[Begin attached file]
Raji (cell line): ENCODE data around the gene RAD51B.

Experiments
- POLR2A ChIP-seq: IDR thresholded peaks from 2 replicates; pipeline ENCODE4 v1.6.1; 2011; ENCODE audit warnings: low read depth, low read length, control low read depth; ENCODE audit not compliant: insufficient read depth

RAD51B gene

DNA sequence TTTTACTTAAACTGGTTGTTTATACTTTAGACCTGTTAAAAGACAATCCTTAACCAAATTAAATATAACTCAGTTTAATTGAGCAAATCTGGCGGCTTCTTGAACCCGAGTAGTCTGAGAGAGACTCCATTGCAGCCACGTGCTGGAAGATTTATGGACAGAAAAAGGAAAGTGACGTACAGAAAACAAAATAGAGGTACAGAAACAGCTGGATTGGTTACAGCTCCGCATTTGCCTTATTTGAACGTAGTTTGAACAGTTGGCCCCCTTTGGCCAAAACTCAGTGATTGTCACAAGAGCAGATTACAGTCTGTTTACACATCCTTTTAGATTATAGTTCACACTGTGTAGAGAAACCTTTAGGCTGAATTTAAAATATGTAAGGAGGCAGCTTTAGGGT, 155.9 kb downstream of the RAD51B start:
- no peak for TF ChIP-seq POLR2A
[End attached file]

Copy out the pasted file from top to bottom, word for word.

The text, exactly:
Raji (cell line): ENCODE data around the gene RAD51B.

Experiments
- POLR2A ChIP-seq: IDR thresholded peaks from 2 replicates; pipeline ENCODE4 v1.6.1; 2011; ENCODE audit warnings: low read depth, low read length, control low read depth; ENCODE audit not compliant: insufficient read depth

RAD51B gene

DNA sequence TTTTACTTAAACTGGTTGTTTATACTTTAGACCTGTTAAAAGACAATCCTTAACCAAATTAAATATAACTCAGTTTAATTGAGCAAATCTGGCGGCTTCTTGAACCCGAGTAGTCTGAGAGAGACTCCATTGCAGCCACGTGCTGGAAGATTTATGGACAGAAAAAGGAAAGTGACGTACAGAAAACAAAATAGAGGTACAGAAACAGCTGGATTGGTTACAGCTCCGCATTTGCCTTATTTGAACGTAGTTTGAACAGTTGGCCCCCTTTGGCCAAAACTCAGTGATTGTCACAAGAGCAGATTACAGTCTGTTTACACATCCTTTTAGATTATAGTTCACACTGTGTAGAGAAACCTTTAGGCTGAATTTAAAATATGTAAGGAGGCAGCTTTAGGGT, 155.9 kb downstream of the RAD51B start:
- no peak for TF ChIP-seq POLR2A